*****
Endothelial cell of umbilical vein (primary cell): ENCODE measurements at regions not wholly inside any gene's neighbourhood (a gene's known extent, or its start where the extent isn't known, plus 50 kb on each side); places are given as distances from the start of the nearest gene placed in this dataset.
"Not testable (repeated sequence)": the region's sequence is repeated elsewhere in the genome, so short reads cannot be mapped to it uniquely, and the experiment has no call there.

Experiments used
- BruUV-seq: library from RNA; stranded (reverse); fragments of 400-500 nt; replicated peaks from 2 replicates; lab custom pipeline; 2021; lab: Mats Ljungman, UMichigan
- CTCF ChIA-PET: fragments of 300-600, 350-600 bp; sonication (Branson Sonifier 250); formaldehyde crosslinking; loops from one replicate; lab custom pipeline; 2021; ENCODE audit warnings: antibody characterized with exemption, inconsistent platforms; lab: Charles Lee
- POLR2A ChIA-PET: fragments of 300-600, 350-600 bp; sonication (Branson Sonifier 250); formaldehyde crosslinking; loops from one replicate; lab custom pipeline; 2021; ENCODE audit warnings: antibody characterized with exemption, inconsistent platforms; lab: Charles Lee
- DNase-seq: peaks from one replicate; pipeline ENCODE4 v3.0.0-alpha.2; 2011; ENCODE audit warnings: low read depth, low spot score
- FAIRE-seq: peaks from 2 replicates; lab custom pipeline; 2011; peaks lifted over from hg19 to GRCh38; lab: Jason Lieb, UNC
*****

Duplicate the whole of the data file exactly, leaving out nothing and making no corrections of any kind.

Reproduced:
Endothelial cell of umbilical vein (primary cell): ENCODE measurements at regions not wholly inside any gene's neighbourhood (a gene's known extent, or its start where the extent isn't known, plus 50 kb on each side); places are given as distances from the start of the nearest gene placed in this dataset.
"Not testable (repeated sequence)": the region's sequence is repeated elsewhere in the genome, so short reads cannot be mapped to it uniquely, and the experiment has no call there.

Experiments used
- BruUV-seq: library from RNA; stranded (reverse); fragments of 400-500 nt; replicated peaks from 2 replicates; lab custom pipeline; 2021; lab: Mats Ljungman, UMichigan
- CTCF ChIA-PET: fragments of 300-600, 350-600 bp; sonication (Branson Sonifier 250); formaldehyde crosslinking; loops from one replicate; lab custom pipeline; 2021; ENCODE audit warnings: antibody characterized with exemption, inconsistent platforms; lab: Charles Lee
- POLR2A ChIA-PET: fragments of 300-600, 350-600 bp; sonication (Branson Sonifier 250); formaldehyde crosslinking; loops from one replicate; lab custom pipeline; 2021; ENCODE audit warnings: antibody characterized with exemption, inconsistent platforms; lab: Charles Lee
- DNase-seq: peaks from one replicate; pipeline ENCODE4 v3.0.0-alpha.2; 2011; ENCODE audit warnings: low read depth, low spot score
- FAIRE-seq: peaks from 2 replicates; lab custom pipeline; 2011; peaks lifted over from hg19 to GRCh38; lab: Jason Lieb, UNC